Gut feelings
Separate research in two Irish universities may result in effective treatment against inflammatory bowel diseases such as Crohn’s and ulcerative colitis. At NUI Maynooth, a team of scientists led by Prof Paul Moynagh have identified a protein, Pellino3, which may prove crucial in preventing the development of Crohn’s disease.

Crohn’s is currently incurable, but Moynagh’s team is hoping to use the Pellino3 protein to create effective treatments for this chronic inflammatory disease.

Meanwhile, a team of researchers at UCD’s Conway Institute, led by Prof Cormac Taylor, has published a study showing how hydroxylase inhibitors can suppress the inflammatory response in Crohn’s disease and colitis. The next step is to develop drug treatments based on these hydroxylase inhibitors, which could negate the need for surgical removal of inflamed tissue.

A real eye-opener
Retinitis pigmentosa (RP) causes a degeneration of the delicate photoreceptor cells in the retina, leading to gradual loss of vision and eventually blindness. There may be hope for some of the 1.5 million people around the world affected by RP – a bionic eye that allows patients to detect light and dark and identify location and movement of people and objects. A video camera mounted on a pair of spectacles takes in the images and the retinal implant receives the data, which is transformed into electrical pulses which the brain then learns to interpret. While it doesn’t quite restore sight, it will allow people with severe RP to perform basic tasks, walk in public places and even in some cases discern large lettering.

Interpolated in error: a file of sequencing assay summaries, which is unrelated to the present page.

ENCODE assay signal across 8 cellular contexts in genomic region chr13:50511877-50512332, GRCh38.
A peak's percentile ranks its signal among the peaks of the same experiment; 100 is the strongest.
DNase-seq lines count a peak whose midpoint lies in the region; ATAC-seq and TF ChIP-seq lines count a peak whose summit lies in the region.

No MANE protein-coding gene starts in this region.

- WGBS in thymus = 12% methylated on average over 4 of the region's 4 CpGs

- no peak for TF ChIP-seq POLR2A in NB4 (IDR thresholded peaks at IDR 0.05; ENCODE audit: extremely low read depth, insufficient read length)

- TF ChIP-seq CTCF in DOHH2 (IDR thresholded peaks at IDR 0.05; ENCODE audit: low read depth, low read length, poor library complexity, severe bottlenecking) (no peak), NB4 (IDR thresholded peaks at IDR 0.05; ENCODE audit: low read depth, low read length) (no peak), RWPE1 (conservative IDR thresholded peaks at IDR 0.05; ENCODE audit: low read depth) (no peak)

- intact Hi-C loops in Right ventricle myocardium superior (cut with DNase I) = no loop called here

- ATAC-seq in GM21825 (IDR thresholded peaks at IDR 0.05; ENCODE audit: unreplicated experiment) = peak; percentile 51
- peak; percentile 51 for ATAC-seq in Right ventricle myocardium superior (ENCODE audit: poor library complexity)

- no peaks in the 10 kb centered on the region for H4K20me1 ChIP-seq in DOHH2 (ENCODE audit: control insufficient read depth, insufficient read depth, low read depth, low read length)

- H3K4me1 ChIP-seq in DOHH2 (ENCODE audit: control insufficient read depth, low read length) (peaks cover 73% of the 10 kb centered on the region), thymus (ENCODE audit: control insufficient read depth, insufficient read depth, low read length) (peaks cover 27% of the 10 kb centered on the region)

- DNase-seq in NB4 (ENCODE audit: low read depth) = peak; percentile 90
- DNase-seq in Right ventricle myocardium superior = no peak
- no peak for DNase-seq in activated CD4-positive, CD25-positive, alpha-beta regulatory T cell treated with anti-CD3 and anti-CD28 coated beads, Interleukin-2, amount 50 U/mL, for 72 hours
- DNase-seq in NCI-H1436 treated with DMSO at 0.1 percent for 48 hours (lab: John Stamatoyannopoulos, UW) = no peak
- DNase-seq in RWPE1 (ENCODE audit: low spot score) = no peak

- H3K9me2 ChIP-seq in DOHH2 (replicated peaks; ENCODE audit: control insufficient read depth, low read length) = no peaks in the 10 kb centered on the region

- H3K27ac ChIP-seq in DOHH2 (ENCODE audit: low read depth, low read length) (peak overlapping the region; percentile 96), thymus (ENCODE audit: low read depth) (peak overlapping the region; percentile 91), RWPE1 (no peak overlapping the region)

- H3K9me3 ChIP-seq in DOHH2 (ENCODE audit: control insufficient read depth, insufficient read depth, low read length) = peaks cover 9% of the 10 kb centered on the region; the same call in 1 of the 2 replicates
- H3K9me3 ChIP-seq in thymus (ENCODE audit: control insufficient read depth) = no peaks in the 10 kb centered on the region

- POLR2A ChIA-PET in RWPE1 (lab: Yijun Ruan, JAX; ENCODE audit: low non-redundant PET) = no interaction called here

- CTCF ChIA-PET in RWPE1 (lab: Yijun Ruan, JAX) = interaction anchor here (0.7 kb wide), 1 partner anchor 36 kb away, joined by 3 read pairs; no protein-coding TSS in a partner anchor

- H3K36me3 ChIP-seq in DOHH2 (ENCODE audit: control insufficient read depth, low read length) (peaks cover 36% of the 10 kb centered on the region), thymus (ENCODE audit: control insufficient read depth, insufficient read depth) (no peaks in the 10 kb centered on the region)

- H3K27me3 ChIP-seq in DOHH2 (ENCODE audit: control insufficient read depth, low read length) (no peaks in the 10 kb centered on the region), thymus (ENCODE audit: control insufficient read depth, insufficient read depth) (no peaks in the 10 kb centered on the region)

Sleep mode
Some medical procedures, such as colonoscopies, can be carried out with the patient under mild sedation such as propofol rather than full anaesthesia. But a trained anaesthetist is still needed to make sure the right dose of sedation is administered, which adds to the medical bill.

The answer may be computer-assisted sedation, using a personalised sedation device to administer the exact amount of propofol without the need for an anaesthetist. Clinics and medical centres in the US are expected to begin using the system on a limited basis in early 2014 – alas, around five years too late for Michael Jackson.

Goodnight pressure ulcers

Pressure ulcers – commonly known as bedsores – affect people with limited mobility, wheelchair users and bed-ridden patients. They are painful, debilitating and difficult to treat in older people and chronically ill patients. They are also a scourge of hospitals, but this year the medical profession will be really putting the pressure on pressure ulcers. On world Stop Pressure Ulcer Day last November, a collaborative effort in Ireland to eradicate pressure ulcers was announced.

“This pressure ulcer collaborative will enable participants to collect accurate data in relation to pressure ulcers and build the collection process into their daily work,” said Prof Zena Moore of the Royal College of Surgeons in Ireland, who is on the steering group.

Who knows, 2014
may be the year when
pressure ulcers are finally put to bed.